Using the COUNTA Function in Google Sheets

- Written by Puneet

excelchamps-free-courses-puneet-gogia

Counting the values is one of the most important calculations in Google Sheets or any other spreadsheet application. In Google Sheets, we have a lot of functions that can help you count, but of those, COUNTA is the first and most important function.

counta-function-in-google-sheets

In this tutorial, we will learn to use COUNTA in detail. We will also learn the best situations where we need to use it and then some of the important points to take care of while using it.

What Does COUNTA Do?

COUNTA counts non-empty cells. In simple words, when you refer to a range of cells, it returns a count of all the cells where you have value. Non-blank cells contain text, numbers, dates, formulas, or error values. In COUNTA, you need to refer to a range of cells or multiple cells as a separate reference.

Syntax

COUNTA(value1, [value2], ...)

The above syntax says value1, [value2], which refers to the cells or a range of cells from where you want to get the count. There are multiple ways to refer to the cells in their function, which is what we will learn in the next example.

Basic use of COUNTA

In the example below, we have values in the range A1:A3, the same range we specified in the COUNTA. When you hit enter to get the result, it returns 3.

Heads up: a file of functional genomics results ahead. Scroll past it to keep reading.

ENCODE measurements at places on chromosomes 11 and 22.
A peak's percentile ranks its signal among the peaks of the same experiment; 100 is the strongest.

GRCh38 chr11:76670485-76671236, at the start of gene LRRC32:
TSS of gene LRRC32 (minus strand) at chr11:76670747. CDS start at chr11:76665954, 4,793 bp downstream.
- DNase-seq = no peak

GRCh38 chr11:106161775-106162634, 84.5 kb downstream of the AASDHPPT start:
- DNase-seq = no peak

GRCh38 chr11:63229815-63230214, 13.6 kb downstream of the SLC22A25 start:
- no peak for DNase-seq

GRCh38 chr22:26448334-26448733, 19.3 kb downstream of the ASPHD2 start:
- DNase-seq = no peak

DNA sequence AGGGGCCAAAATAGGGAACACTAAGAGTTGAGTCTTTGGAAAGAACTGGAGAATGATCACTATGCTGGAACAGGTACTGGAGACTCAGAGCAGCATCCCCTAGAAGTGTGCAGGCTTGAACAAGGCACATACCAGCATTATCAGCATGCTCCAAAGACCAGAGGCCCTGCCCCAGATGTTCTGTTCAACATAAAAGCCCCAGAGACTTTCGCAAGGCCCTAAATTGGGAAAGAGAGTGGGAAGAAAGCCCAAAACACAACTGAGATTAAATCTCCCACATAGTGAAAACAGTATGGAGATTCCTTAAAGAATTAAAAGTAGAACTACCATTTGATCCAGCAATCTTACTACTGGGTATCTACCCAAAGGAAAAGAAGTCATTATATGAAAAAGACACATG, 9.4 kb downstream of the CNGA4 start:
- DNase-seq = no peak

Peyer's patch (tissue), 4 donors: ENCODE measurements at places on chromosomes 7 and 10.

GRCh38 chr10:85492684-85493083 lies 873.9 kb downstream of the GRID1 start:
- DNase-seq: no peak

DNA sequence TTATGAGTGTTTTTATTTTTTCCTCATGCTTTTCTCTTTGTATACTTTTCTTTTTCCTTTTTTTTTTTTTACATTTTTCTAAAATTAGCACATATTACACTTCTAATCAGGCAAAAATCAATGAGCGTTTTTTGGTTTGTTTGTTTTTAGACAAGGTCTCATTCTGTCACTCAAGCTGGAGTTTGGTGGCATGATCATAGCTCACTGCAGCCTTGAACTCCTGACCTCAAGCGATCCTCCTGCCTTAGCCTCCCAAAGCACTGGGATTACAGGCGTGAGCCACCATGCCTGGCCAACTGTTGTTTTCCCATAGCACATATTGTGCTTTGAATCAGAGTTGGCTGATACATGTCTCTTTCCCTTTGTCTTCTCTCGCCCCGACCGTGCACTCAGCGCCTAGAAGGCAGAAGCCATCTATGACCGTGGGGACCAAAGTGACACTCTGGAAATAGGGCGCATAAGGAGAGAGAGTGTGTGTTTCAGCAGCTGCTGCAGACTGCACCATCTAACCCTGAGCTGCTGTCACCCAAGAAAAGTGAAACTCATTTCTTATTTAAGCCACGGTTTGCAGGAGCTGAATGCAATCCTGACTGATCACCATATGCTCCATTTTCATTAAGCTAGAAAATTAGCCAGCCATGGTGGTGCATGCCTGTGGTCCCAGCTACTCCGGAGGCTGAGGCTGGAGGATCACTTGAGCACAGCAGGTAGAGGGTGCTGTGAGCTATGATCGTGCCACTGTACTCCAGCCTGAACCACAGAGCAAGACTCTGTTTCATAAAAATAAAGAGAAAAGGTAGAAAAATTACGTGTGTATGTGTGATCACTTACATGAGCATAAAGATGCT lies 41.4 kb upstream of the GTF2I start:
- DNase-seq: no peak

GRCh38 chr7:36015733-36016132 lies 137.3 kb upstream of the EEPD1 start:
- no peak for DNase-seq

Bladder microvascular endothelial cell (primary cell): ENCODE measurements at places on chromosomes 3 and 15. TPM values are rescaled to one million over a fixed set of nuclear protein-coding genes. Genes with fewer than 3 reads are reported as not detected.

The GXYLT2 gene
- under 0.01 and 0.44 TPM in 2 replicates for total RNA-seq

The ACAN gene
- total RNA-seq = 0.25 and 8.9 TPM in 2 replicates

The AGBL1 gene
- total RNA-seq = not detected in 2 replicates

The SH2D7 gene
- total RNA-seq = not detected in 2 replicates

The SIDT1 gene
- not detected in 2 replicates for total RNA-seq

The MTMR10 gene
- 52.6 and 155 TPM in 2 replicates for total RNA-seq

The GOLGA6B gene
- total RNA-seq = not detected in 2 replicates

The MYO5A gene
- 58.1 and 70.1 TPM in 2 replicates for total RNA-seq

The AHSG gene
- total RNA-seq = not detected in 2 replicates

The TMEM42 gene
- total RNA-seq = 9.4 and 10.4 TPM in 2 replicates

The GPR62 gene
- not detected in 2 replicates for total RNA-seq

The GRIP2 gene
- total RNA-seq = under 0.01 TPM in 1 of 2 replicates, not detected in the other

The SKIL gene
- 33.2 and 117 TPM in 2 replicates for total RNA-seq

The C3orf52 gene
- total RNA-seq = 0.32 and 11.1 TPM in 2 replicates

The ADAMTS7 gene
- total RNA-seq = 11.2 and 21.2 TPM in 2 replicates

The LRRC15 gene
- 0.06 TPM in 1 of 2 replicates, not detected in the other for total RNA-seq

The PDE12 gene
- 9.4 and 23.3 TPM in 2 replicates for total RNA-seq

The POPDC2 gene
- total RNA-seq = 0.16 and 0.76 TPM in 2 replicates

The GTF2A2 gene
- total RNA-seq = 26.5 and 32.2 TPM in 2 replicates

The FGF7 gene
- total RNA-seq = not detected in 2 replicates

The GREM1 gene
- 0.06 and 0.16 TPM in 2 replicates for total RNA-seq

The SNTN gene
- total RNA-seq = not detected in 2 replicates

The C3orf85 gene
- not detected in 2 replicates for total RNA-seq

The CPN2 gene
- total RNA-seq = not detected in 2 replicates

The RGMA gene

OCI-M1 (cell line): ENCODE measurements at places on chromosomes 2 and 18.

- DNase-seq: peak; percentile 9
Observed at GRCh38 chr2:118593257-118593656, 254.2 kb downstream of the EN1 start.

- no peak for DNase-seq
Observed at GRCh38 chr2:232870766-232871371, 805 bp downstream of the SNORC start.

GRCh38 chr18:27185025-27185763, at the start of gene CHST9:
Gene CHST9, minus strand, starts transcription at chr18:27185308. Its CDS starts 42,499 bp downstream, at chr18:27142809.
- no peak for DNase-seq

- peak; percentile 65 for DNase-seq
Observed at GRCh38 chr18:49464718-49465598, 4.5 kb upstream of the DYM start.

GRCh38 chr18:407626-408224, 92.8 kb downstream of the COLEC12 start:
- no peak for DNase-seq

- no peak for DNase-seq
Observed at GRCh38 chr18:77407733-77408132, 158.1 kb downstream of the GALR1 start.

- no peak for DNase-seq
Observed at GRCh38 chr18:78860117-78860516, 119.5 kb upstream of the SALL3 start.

returned-value-using-counta

You can see in the example above we have three values: one is a date, the second is a text, and the third is a number. And counting all of them, it has returned 3 in the result as it can count all the three types of values. If you change the range from A1:A4, the result still shows the same count of values.

counta-counted-all-value-types

This is because there is no value in cell A4, and COUNTA can only count the cells with a value.

Using Multiple Ranges in COUNTA

Like the following example, you can also refer to more than one range in the function. Here, the formula counts how many cells are not empty in the ranges A1 to A3 and B1 to B3. You can add as many ranges as needed, separated by commas.

use-multiple-ranges-in-counta

Even though you can refer to multiple cells as a single entity in the function, in the example below, you refer to the same range of cells, but each cell has been referred to as a separate entity. And the count in the result is the same.

refer-multiple-cells-as-single-entity

But I’d suggest you refer to an entire range instead of single cells, which takes a lot of time and is tough to edit further if needed.

Although it has been said that COUNTA can take 255 arguments, I have tested and found that it can take more than 255 arguments while calculating the non-empty cells.

In modern versions of Excel, Google Sheets, or any other spreadsheet application, the limit on the number of arguments is much higher, often limited by the available memory rather than a strict count limit.

Problems You Might Face

COUNTA is a tiny but powerful statistical function that you can use to count values, but a few situations make you face a few problems while using it. If you use the COUNTA function with an incorrect range, such as a range that does not exist or is not correctly defined, it returns an #ERROR in the result.

errors-while-using-counta